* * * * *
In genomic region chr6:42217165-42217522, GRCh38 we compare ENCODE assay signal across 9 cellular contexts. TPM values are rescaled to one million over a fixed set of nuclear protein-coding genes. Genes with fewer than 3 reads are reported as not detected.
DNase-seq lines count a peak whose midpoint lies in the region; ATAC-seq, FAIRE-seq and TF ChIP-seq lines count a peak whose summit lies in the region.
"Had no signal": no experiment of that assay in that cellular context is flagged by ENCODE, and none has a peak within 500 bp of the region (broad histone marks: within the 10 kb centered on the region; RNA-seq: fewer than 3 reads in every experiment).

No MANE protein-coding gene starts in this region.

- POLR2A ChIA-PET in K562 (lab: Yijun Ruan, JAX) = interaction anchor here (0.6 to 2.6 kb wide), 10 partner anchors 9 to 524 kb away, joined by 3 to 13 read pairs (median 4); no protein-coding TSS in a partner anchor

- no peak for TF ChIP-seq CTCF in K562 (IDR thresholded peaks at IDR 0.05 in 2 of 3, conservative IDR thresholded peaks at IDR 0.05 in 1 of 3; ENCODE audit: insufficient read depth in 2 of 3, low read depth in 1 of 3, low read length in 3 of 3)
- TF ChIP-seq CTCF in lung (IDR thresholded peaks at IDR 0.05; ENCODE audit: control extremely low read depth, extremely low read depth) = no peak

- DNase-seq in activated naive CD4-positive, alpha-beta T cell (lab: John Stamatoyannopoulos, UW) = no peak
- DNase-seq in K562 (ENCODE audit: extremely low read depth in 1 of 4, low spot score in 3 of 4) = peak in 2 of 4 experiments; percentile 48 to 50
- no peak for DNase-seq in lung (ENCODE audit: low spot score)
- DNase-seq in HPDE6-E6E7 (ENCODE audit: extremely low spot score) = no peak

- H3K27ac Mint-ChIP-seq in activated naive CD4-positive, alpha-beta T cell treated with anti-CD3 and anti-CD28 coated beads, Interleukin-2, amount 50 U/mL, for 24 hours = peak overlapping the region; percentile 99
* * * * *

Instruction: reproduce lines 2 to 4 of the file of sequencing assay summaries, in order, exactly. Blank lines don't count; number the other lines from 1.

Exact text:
DNase-seq lines count a peak whose midpoint lies in the region; ATAC-seq, FAIRE-seq and TF ChIP-seq lines count a peak whose summit lies in the region.
"Had no signal": no experiment of that assay in that cellular context is flagged by ENCODE, and none has a peak within 500 bp of the region (broad histone marks: within the 10 kb centered on the region; RNA-seq: fewer than 3 reads in every experiment).

No MANE protein-coding gene starts in this region.